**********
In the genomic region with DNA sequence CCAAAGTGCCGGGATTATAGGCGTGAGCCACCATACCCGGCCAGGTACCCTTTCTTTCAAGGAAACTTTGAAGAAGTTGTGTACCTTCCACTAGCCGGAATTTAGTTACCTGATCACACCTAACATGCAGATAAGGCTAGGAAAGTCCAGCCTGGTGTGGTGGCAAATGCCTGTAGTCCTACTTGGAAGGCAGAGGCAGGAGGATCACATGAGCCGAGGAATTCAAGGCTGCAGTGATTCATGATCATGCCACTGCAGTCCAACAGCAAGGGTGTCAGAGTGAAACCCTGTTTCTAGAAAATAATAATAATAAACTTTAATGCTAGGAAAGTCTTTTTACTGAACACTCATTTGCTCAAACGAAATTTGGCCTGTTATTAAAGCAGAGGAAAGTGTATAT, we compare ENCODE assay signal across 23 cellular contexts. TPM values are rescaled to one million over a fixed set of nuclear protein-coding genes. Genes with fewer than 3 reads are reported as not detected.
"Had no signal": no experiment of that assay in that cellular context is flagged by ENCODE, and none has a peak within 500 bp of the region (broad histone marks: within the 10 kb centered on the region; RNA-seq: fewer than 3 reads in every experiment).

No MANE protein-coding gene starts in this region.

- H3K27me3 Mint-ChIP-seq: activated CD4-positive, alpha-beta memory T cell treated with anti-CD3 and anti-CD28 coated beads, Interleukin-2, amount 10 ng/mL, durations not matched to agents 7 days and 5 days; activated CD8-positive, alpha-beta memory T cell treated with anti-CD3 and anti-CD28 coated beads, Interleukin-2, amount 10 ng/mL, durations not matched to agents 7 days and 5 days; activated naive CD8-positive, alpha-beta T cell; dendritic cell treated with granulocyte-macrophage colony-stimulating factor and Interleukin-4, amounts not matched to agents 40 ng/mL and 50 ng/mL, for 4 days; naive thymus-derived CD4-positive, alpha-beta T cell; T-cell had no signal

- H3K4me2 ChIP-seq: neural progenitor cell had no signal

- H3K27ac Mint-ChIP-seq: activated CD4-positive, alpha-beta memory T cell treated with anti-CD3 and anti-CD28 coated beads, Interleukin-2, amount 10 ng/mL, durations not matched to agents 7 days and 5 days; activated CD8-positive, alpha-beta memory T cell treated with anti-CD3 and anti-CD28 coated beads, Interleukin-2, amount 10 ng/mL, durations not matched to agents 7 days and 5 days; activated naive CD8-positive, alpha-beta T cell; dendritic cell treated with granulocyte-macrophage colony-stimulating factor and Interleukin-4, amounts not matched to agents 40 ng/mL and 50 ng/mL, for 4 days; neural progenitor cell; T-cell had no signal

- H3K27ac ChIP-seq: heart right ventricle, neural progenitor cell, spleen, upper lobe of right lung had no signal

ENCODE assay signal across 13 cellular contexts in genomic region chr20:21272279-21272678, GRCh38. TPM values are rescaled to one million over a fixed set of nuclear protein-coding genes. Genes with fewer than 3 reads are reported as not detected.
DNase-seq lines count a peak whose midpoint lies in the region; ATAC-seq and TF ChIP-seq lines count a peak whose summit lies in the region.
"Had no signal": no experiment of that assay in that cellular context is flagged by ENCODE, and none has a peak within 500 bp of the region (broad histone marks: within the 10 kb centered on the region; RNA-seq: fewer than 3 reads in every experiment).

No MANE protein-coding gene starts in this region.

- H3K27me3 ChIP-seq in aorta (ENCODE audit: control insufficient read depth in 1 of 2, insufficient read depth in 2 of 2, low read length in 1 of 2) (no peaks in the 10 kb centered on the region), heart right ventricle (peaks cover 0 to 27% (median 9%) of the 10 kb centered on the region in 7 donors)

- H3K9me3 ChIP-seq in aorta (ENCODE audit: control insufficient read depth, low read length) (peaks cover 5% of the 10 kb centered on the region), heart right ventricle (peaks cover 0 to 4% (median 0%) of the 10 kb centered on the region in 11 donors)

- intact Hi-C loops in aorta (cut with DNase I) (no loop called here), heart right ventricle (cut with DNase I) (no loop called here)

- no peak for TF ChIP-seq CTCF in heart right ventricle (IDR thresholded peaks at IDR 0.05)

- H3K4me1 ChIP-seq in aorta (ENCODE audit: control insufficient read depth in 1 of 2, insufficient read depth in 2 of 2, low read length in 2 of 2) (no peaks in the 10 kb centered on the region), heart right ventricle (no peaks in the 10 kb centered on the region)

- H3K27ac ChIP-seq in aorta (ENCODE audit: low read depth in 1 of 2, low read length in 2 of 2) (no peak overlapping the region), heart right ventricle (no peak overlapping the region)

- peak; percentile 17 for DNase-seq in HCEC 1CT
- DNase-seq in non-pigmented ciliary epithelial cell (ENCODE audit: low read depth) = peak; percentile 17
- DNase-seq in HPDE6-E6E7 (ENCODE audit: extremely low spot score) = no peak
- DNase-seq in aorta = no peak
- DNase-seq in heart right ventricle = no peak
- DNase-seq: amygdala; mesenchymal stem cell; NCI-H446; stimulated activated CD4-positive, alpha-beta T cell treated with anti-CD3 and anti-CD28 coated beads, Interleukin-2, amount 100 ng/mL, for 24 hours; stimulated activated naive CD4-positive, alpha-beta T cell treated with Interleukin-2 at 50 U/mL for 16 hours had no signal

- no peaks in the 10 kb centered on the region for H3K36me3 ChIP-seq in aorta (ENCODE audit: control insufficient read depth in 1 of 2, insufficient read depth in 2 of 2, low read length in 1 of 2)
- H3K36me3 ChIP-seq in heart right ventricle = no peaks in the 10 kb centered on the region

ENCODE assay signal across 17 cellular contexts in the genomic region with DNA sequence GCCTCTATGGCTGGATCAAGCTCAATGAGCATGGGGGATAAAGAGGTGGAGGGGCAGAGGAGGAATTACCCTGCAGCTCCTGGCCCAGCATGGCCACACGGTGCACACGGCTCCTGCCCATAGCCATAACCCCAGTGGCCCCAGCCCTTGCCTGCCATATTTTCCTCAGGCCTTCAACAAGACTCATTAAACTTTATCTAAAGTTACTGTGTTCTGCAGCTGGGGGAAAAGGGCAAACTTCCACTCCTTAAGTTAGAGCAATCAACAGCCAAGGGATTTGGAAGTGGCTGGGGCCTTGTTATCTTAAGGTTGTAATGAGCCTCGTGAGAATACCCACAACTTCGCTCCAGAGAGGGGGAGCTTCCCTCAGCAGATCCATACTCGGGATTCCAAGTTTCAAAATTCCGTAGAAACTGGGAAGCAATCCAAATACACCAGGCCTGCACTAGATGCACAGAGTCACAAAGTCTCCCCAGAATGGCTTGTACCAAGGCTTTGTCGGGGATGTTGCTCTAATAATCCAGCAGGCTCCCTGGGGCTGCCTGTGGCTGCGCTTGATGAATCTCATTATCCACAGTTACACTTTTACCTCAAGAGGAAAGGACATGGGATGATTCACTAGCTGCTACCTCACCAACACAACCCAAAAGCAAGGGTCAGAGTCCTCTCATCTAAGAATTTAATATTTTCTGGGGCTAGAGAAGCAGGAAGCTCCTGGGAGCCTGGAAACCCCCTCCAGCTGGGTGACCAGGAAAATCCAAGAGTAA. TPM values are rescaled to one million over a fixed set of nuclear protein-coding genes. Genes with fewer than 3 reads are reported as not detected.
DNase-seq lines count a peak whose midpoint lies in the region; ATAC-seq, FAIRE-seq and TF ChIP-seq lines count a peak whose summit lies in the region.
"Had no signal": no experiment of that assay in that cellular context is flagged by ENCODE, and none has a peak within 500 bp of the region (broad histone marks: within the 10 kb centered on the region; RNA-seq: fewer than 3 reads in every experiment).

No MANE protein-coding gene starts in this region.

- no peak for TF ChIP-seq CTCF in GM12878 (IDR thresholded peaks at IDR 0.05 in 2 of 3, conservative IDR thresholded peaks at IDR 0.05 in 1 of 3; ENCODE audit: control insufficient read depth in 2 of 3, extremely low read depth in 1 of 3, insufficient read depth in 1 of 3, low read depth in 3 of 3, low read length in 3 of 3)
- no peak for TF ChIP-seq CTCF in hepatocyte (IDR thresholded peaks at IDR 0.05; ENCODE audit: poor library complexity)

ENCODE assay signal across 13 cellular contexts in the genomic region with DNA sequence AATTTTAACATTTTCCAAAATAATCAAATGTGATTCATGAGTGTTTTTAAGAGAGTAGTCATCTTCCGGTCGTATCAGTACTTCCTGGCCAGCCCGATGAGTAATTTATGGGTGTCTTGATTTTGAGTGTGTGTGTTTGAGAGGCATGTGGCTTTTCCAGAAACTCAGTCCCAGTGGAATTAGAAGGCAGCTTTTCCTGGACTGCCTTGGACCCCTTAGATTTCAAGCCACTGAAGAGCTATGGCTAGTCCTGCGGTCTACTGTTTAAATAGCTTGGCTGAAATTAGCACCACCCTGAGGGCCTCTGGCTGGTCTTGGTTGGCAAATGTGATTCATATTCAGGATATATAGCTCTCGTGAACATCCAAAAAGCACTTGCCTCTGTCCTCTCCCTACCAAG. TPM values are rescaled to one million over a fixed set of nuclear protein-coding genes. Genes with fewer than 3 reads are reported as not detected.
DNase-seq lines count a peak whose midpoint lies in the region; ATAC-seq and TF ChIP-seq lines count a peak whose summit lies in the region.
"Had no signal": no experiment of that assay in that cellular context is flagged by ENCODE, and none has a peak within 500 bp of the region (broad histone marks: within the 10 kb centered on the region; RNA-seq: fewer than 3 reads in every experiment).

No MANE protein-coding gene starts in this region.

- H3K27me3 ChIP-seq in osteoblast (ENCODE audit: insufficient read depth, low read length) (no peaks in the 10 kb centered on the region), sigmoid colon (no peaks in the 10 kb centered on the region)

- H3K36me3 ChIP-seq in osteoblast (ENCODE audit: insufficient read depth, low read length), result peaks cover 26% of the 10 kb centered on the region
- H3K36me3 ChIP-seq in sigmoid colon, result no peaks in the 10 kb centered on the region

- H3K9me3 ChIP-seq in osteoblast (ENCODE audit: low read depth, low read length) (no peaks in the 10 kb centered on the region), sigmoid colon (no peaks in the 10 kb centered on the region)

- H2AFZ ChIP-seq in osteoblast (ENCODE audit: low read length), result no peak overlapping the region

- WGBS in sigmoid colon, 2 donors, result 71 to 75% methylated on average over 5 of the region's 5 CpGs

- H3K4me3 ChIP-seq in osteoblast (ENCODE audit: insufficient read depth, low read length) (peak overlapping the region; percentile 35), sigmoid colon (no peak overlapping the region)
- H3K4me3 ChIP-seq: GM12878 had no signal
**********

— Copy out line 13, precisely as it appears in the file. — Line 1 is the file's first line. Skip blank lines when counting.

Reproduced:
- H3K9me3 ChIP-seq in aorta (ENCODE audit: control insufficient read depth, low read length) (peaks cover 5% of the 10 kb centered on the region), heart right ventricle (peaks cover 0 to 4% (median 0%) of the 10 kb centered on the region in 11 donors)